Friday, 30 November 2018

Essay on Caste-based Reservation: Reflection of Systemic Maladies

Essay on Caste-based Reservation: Reflection of Systemic Maladies

The Frankenstein’s monster of caste-based reservation in government and non-government jobs and academic institutions keeps rising from the ashes like the proverbial Phoenix. The issue which needs discussion and reflection is that as to whether we really need such a thing of the proclamation of the Indian Constitution. But if we still have to contend with the reservation demon, the reason lies in our failure to ensure an equitable and egalitarian process of value allocations, thereby necessitating the continued existence of the caste-based system.

The truth is that something as obnoxious as caste-based reservation should not have been there all in the first instance, but as they say a la Aristotle and many others that ‘equals should be treated equally and unequally’. And in a society wracked by myriad societal divisions including those of caste, some remedial measures were required for sure to restore the societal balance before each citizen is able to have an equal opportunity for one’s personal growth.

After all, you cannot expect those discriminated against for thousands of years to be treated equally with those sections of the society who have dominated the societal pecking order for aeons. If some of us proffer the argument of merit and competence and say that all the sections of the society should be treated equally, the same emanates from the prejudices inherited by us member of an ossified social hierarchy to which we belong. We may not even be aware of such prejudices, but still we pronounce and advance them convincingly simply because they suit our own vested interests. After all, there is a world of difference between the societal stratum at the top and bottom of the society in terms of competence, social confidence, cultural capital, social surroundings, appreciation of varied societal realities and opportunities, understanding of their own self-interests, and even genetic make-up.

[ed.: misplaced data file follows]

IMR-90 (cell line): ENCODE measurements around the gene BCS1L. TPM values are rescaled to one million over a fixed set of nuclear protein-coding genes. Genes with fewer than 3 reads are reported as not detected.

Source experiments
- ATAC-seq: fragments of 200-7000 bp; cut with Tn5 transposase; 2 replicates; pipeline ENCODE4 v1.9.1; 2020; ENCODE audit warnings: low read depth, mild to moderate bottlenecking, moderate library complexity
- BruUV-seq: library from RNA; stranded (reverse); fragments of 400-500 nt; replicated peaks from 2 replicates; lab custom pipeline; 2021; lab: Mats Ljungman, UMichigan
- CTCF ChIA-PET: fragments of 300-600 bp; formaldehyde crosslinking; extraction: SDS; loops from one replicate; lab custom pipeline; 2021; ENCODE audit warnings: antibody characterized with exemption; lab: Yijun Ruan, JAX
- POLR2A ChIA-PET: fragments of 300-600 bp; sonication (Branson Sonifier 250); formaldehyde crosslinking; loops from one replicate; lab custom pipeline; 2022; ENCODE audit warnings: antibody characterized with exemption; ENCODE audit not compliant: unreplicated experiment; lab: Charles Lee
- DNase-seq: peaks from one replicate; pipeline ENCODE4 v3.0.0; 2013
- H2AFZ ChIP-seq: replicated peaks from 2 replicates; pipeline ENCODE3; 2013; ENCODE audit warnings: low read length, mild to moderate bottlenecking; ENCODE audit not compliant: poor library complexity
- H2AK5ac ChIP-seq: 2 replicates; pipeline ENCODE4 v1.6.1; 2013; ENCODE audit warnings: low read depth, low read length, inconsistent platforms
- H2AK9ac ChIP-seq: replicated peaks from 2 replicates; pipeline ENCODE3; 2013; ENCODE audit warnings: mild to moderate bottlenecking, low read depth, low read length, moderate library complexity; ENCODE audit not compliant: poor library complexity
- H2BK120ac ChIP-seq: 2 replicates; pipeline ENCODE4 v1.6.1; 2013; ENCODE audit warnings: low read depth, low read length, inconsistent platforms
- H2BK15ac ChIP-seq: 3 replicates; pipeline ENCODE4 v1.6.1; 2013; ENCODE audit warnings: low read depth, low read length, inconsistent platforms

So, reservation in the garb of ‘affirmative discrimination’ was needed in the first instance is something beyond doubt, if at all, to facilitate and prepare a level playing field to all sections of the society. But then, its continued existence can be explained only in terms of competitive and populist politics coupled with an innate inability of our political parties to find better issues for mass mobilisation. Had we succeeded in providing the weaker and marginalised sections of our society with all the bare minimum necessities of human existence, the same people would have revolted against such a system or, at least, the issue of reservation would have ceased to matter in Indian politics.